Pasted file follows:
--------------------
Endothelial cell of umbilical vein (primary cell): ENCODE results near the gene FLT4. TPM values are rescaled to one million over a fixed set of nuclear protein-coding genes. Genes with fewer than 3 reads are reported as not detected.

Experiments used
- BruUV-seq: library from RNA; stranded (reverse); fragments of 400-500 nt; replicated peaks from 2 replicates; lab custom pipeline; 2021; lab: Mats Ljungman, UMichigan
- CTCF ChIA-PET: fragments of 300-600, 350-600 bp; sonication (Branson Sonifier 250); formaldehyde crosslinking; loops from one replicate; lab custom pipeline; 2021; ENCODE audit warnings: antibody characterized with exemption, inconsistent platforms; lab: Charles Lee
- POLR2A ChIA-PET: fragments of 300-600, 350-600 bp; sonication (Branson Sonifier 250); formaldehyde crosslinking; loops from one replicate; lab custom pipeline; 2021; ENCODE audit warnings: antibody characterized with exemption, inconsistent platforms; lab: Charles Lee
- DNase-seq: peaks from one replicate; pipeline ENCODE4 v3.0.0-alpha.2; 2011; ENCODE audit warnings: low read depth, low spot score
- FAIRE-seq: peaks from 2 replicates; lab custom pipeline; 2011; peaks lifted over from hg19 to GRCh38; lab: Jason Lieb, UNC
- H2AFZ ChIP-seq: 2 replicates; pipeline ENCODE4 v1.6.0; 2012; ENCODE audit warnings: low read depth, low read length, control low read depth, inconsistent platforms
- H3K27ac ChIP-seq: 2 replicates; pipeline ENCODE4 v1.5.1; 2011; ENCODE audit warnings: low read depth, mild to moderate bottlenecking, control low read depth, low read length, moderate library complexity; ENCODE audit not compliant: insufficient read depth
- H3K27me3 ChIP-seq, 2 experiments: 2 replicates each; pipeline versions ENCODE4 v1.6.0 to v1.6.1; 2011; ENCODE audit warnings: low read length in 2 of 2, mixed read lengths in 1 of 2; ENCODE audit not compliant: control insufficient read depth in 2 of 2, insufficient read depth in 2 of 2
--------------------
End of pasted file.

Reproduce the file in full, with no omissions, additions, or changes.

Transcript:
Endothelial cell of umbilical vein (primary cell): ENCODE results near the gene FLT4. TPM values are rescaled to one million over a fixed set of nuclear protein-coding genes. Genes with fewer than 3 reads are reported as not detected.

Experiments used
- BruUV-seq: library from RNA; stranded (reverse); fragments of 400-500 nt; replicated peaks from 2 replicates; lab custom pipeline; 2021; lab: Mats Ljungman, UMichigan
- CTCF ChIA-PET: fragments of 300-600, 350-600 bp; sonication (Branson Sonifier 250); formaldehyde crosslinking; loops from one replicate; lab custom pipeline; 2021; ENCODE audit warnings: antibody characterized with exemption, inconsistent platforms; lab: Charles Lee
- POLR2A ChIA-PET: fragments of 300-600, 350-600 bp; sonication (Branson Sonifier 250); formaldehyde crosslinking; loops from one replicate; lab custom pipeline; 2021; ENCODE audit warnings: antibody characterized with exemption, inconsistent platforms; lab: Charles Lee
- DNase-seq: peaks from one replicate; pipeline ENCODE4 v3.0.0-alpha.2; 2011; ENCODE audit warnings: low read depth, low spot score
- FAIRE-seq: peaks from 2 replicates; lab custom pipeline; 2011; peaks lifted over from hg19 to GRCh38; lab: Jason Lieb, UNC
- H2AFZ ChIP-seq: 2 replicates; pipeline ENCODE4 v1.6.0; 2012; ENCODE audit warnings: low read depth, low read length, control low read depth, inconsistent platforms
- H3K27ac ChIP-seq: 2 replicates; pipeline ENCODE4 v1.5.1; 2011; ENCODE audit warnings: low read depth, mild to moderate bottlenecking, control low read depth, low read length, moderate library complexity; ENCODE audit not compliant: insufficient read depth
- H3K27me3 ChIP-seq, 2 experiments: 2 replicates each; pipeline versions ENCODE4 v1.6.0 to v1.6.1; 2011; ENCODE audit warnings: low read length in 2 of 2, mixed read lengths in 1 of 2; ENCODE audit not compliant: control insufficient read depth in 2 of 2, insufficient read depth in 2 of 2